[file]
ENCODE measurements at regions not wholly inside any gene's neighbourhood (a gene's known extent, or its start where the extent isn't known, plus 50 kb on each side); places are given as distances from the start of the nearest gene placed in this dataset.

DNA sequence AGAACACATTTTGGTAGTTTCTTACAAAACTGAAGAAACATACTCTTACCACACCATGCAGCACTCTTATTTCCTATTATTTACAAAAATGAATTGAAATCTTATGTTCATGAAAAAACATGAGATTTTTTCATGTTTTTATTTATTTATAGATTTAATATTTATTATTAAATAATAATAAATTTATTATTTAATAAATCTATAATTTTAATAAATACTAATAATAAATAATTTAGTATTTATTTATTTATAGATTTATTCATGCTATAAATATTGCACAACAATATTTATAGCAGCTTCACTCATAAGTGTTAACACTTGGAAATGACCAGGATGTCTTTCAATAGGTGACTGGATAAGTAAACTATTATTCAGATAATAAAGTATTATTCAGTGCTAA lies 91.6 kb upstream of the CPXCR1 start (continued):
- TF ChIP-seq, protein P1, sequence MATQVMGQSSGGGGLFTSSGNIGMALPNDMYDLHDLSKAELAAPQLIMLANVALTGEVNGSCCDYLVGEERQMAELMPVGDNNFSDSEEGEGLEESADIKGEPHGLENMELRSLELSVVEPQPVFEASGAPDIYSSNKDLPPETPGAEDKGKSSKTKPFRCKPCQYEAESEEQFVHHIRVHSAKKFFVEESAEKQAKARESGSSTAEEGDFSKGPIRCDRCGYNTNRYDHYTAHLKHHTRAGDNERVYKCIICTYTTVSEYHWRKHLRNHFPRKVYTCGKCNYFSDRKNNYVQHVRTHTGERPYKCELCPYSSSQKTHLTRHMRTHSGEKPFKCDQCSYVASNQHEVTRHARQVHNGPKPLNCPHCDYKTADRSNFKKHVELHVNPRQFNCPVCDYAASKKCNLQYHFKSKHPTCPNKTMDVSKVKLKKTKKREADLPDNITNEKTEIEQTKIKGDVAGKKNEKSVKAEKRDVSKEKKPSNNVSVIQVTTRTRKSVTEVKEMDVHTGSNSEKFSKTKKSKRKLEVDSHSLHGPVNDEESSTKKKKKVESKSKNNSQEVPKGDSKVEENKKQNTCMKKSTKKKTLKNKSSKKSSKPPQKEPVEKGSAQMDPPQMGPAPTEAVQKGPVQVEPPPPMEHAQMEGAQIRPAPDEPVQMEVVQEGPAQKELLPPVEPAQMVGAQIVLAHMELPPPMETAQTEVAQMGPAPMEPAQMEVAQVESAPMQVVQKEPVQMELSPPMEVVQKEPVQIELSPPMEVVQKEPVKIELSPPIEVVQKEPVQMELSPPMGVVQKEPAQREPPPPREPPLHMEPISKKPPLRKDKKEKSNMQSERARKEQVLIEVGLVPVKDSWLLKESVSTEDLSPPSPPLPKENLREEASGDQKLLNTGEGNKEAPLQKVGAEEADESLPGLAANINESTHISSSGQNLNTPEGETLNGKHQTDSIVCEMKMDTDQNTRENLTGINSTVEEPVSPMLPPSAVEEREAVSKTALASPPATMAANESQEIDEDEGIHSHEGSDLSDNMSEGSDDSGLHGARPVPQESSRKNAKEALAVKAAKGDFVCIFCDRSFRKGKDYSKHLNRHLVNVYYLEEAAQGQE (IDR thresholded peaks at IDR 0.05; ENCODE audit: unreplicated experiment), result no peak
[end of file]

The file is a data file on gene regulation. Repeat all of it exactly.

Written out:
ENCODE measurements at regions not wholly inside any gene's neighbourhood (a gene's known extent, or its start where the extent isn't known, plus 50 kb on each side); places are given as distances from the start of the nearest gene placed in this dataset.

DNA sequence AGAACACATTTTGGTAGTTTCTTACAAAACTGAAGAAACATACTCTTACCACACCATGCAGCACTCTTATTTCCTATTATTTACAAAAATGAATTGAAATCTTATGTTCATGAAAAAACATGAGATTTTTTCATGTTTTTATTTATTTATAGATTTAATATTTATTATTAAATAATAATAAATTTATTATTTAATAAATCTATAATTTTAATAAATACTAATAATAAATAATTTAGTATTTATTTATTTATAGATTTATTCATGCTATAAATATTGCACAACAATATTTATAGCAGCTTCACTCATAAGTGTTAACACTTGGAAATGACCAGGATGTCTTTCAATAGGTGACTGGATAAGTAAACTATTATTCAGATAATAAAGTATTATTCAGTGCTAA lies 91.6 kb upstream of the CPXCR1 start (continued):
- TF ChIP-seq, protein P1, sequence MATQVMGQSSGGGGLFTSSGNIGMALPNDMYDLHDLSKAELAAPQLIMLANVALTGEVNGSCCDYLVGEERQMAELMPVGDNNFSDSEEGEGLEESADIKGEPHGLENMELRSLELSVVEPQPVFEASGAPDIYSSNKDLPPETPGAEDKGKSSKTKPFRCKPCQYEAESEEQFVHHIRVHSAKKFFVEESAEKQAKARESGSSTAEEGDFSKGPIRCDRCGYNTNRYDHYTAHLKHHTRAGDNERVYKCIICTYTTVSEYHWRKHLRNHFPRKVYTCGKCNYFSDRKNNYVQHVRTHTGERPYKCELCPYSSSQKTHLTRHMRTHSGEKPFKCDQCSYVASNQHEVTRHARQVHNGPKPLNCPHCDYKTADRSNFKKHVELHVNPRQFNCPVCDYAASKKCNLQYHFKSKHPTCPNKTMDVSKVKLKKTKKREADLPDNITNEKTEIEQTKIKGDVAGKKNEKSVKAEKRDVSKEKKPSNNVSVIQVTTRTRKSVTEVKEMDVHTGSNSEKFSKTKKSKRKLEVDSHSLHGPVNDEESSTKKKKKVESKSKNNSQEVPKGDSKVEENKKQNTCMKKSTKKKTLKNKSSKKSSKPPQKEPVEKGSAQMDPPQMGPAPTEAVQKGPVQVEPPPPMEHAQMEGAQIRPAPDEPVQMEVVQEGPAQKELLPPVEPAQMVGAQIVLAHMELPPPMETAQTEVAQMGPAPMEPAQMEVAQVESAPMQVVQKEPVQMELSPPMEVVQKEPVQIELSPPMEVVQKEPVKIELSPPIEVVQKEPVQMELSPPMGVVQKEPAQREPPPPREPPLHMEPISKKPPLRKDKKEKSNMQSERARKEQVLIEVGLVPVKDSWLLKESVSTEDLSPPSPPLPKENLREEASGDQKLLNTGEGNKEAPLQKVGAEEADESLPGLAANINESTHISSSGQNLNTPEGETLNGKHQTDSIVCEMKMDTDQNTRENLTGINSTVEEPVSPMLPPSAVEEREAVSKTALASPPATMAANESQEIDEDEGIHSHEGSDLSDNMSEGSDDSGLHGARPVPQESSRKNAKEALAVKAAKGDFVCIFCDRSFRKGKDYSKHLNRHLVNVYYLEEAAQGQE (IDR thresholded peaks at IDR 0.05; ENCODE audit: unreplicated experiment), result no peak